The research activity contained in the present thesis work is devoted to the development of novel Machine Learning (ML) and Deep Learning (DL) algorithms for the classification of Cardiac Abnormalities (CA) from Electrocardiogram (ECG) signals, along with the explanation of classification outputs with explainable approaches. Automated computer programs for ECG classification have been developed since 1950s to improve the correct interpretation of the ECG, nowadays facilitating health care decision-making by reducing costs and human errors. The first ECG interpretation computer programs were essentially developed by emph{translating into the machine} the domain knowledge provided by expert physicians. However, in the last years leading research groups proposed to employ standard ML algorithms (which involve feature extraction, followed by classification), and more recently emph{end-to-end} DL algorithms to build automated ECG classification computer programs for the detection of CA. Recently, several research works proposed DL algorithms which even exceeded the performance of board-certified cardiologists in detecting a wide range of CA from ECGs. As a matter of fact, DL algorithms seem to represent promising tools for automated ECG classification on the analyzed datasets. However, the latest research related to ML and DL carries two main drawbacks that were tackled throughout the doctoral experience. First, to let the standard ML algorithms to perform at their best, the proper preprocessing, feature engineering, and classification algorithm (along with its parameters and hyperparameters) must be selected. Even when end-to-end DL approaches are adopted, and the feature extraction step is automatically learned from data, the optimal model architecture is crucial to get the best performance. To address this issue, we exploited the domain knowledge of electrocardiography to design an ensemble ML classification algorithm to classify within a wide range of 27 CA. Differently from other works in the context of ECG classification, which often borrowed ML and DL architectures from other domains, we designed each model in the ensemble according to the domain knowledge to specifically classify a subset of the considered CA that alter the same set of ECG physiological features known by physicians. Furthermore, in a subsequent work, toward the same aim we experimented three different Automated ML frameworks to automatically find the optimal ML pipeline in the case of standard and end-to-end DL algorithms. Second, while several research articles reported remarkable results for the value of ML and DL in classifying ECGs, only a handful offer insights into the model’s learning representation of the ECG for the respective task. Without explaining what these models are sensing on the ECG to perform their classifications in an explainable way, the developers of such algorithms run a strong risk of discouraging the physicians to adopt these tools, since they need to understand how ML and DL work before entrusting it to facilitate their clinical practice. Methods to open the emph{black-boxes} of ML and DL have been applied to the ECG in a few works, but they often provided only explanations restricted to a single ECG at time and with limited, or even absent, framing into the knowledge domain of electrocardiography. To tackle such issues, we developed techniques to unveil which portions of the ECG were the most relevant to the classification output of a ML algorithm, by computing average explanations over all the training samples, and translating them for the physicians' understanding. In a preliminary work, we relied on the Local Interpretable Model-agnostic Explanations (LIME) explainability algorithm to highlight which ECG leads were the most relevant in the classification of ST-Elevation Myocardial Infarction with a Random Forest classifier. Then, in a subsequent work, we extended the approach and we designed two model-specific explainability algorithms for Convolutional Neural Networks to explain which ECG waves, a concept understood by physicians, were the most relevant in the classification process of a wide set of 27 CA for a state-of-the-art CNN.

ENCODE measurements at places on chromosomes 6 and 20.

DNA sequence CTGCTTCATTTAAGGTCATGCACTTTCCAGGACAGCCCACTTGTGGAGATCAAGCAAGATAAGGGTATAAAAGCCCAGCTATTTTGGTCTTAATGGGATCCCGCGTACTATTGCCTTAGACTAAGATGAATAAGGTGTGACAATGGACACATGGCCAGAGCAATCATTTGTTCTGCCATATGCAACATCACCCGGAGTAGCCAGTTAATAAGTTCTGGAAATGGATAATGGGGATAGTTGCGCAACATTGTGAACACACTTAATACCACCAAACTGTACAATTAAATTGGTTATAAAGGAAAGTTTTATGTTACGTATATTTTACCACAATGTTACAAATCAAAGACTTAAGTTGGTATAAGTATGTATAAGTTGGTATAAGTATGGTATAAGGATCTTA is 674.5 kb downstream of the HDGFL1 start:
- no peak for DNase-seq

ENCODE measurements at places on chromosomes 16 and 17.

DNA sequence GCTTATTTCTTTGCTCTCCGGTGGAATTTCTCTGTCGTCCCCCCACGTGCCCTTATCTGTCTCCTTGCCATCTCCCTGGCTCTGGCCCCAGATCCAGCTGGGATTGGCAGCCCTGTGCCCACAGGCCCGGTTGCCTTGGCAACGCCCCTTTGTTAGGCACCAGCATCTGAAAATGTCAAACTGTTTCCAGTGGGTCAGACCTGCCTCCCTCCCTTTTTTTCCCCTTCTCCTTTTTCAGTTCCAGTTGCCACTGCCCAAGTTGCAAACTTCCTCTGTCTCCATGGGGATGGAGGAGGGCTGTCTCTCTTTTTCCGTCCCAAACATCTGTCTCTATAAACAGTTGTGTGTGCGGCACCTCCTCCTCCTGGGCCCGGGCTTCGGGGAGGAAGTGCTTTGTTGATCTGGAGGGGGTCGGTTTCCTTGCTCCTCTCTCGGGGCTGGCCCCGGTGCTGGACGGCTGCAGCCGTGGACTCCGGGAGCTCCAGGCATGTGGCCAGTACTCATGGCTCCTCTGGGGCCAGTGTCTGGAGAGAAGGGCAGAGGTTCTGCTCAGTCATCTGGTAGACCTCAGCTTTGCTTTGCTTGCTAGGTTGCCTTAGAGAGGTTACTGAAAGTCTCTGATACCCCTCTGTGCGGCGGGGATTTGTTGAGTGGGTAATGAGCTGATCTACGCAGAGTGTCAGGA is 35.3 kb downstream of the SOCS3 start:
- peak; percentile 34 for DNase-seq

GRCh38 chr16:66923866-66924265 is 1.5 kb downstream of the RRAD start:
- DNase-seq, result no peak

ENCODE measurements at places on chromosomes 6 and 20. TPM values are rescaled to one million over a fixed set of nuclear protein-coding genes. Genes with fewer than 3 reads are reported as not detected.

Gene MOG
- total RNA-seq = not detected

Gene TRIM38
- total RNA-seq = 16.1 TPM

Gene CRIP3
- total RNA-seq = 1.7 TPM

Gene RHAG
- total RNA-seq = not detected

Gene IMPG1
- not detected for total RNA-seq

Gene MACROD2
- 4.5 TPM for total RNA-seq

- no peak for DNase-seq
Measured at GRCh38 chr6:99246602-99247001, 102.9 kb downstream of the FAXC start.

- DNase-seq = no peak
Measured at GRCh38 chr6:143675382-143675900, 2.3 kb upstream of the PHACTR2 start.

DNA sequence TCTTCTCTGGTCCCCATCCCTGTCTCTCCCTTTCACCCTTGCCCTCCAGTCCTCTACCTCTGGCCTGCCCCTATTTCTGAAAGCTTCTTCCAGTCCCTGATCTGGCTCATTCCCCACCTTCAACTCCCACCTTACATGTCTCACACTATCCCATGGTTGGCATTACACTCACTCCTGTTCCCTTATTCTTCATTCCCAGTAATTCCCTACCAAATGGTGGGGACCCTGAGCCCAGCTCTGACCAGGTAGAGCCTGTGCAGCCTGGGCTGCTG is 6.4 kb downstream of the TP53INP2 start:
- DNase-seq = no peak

DESIGN AND EXPLAINABILITY OF MACHINE LEARNING ALGORITHMS FOR THE CLASSIFICATION OF CARDIAC ABNORMALITIES FROM ELECTROCARDIOGRAM SIGNALS / M. Bodini ; supervisor: R. Sassi ; co-supervisor: M. W. Rivolta ; doctorate school’s director: P. Boldi. - : . Dipartimento di Economia, Management e Metodi Quantitativi, 2022 Jan 24. ((34. ciclo, Anno Accademico 2021.

DESIGN AND EXPLAINABILITY OF MACHINE LEARNING ALGORITHMS FOR THE CLASSIFICATION OF CARDIAC ABNORMALITIES FROM ELECTROCARDIOGRAM SIGNALS

M. Bodini
2022

Abstract